splendour should not make his body and mind gentle and peaceful, in such a
state that he is far more sublime than the gods and men, then may I not attain
the awakenment.

~
Amitabha Buddha’s Thirty-Third Vow

Bankei Yōtaku
(1622-1693)

Unborn and imperishable
Is the original mind
Earth, water, fire and wind
A temporary lodging for the night

Attached to this
Ephemeral burning house
You yourselves light the fire, kindle the flames
In which you’re consumed

Keep your mind as it was
When you came into the world
And instantly this very self
Is a living “thus-come” one

Ideas of
What’s good, what’s bad
All due to
This self of yours

In winter, a bonfire
Spells delight
But when summertime arrives
What a nuisance it becomes!

And the breezes
You loved in summer
Even before the autumn’s gone
Already have become a bother

Throwing your whole life away
Sacrificed to the thirst for gold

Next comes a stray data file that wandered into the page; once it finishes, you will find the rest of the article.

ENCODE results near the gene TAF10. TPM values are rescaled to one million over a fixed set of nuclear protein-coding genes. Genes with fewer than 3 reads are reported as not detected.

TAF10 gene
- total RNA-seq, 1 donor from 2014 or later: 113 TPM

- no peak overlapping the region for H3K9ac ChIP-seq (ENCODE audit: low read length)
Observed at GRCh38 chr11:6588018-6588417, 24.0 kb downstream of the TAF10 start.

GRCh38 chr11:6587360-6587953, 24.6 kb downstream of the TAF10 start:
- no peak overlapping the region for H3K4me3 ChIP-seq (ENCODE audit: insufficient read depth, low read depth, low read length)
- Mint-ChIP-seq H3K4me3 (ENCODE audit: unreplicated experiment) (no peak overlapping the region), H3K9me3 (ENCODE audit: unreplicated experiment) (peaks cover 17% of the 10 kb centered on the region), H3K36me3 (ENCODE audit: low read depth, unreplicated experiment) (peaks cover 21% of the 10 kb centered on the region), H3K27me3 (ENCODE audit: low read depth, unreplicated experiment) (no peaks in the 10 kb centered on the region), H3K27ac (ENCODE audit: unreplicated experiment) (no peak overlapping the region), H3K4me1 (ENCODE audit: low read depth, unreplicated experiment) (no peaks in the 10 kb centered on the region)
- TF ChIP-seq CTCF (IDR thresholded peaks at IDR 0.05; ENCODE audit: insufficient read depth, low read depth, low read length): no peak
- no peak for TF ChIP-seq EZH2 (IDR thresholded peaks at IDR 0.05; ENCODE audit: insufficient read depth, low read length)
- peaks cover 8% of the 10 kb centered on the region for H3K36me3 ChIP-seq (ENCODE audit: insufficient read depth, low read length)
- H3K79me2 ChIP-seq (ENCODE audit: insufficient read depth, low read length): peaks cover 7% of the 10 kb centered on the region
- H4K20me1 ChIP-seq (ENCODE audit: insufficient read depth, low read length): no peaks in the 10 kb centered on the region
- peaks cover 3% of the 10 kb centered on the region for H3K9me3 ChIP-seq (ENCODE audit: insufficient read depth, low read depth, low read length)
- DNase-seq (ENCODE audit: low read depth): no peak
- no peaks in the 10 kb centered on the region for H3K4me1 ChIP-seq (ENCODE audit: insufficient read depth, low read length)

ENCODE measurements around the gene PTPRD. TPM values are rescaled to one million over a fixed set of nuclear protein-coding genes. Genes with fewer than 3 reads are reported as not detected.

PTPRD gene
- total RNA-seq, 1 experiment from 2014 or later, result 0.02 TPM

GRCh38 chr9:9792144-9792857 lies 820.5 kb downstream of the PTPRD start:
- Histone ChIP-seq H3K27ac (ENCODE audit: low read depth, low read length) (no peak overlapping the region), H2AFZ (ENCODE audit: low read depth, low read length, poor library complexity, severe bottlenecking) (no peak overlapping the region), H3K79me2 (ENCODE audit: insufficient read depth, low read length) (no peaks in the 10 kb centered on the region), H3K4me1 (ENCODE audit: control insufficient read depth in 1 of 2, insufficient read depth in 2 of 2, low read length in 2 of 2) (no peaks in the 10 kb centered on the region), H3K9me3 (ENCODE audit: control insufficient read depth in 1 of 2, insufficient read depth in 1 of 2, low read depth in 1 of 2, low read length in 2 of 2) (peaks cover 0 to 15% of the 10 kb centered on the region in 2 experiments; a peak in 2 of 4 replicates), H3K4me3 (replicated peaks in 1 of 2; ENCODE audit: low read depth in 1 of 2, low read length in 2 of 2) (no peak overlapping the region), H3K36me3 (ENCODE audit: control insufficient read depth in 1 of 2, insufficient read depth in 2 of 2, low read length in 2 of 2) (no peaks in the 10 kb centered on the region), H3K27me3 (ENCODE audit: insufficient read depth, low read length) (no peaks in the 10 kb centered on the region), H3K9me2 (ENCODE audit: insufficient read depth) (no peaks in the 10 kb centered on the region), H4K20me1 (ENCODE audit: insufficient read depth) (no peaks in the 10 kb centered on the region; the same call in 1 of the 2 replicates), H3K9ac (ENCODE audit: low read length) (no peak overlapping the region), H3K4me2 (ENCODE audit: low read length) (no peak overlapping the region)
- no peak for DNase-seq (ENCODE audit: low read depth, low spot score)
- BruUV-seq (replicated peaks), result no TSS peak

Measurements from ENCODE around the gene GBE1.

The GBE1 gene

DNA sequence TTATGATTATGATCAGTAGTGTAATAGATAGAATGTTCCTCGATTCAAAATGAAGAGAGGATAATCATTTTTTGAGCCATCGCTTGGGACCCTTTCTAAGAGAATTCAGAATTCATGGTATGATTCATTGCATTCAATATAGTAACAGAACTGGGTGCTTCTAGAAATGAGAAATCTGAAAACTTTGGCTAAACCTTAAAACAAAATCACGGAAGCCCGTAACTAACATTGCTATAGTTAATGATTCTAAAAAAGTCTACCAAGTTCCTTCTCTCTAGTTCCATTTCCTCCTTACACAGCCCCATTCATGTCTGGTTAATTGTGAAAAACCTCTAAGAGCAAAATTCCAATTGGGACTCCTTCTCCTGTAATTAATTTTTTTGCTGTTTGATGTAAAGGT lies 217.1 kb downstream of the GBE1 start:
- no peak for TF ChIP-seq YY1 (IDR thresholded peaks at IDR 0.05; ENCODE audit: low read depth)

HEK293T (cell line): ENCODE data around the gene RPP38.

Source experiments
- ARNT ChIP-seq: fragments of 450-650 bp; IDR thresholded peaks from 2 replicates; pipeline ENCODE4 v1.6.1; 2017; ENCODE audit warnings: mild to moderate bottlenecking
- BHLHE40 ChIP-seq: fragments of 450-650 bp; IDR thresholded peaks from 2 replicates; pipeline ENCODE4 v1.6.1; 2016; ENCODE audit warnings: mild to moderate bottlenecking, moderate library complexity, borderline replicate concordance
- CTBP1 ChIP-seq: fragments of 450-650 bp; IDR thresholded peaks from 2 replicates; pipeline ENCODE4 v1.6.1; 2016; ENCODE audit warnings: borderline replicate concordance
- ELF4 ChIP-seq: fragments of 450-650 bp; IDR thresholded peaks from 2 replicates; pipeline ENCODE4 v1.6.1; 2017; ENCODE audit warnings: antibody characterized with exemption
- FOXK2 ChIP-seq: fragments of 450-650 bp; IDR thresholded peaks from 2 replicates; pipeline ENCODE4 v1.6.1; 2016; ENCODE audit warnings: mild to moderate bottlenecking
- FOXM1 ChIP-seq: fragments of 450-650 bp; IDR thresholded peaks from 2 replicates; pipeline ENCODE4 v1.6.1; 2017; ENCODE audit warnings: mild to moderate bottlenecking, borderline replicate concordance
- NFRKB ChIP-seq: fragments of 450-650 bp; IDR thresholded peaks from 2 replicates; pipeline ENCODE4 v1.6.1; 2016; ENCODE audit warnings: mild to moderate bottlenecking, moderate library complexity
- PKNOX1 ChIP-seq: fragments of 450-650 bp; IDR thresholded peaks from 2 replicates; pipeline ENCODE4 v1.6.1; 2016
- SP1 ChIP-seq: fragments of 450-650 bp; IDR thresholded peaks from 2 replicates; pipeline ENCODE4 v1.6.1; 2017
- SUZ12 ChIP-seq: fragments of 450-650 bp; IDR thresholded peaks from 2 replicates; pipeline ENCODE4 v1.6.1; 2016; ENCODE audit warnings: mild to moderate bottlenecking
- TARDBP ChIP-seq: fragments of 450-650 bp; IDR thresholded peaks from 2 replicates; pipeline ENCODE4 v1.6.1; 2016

But when you saw your life was through
All your money was no use

Clinging, craving and the like
I don’t have them on my mind
That’s why nowadays I can say
The whole world is truly mine!

Since, after all this floating world
Is unreal
Instead of holding onto things in
Your mind, go and sing!

Only original mind exists
In the past and in the future too
Instead of holding onto things in
Your mind, let them go!

Having created
the demon mind yourself
When it torments you mercilessly
You’re to blame and no one else

When you do wrong
our mind’s the demon
There’s no hell
To be found outside

Abominating hell
Longing for heaven
You make yourself suffer
In a joyful world

You think that good
Means hating what is bad
What’s bad is
The hating mind itself

Fame, wealth, eating and
drinking, sleep and sensual delight —
Once you’ve leaned the Five Desires
They become
Your guide in life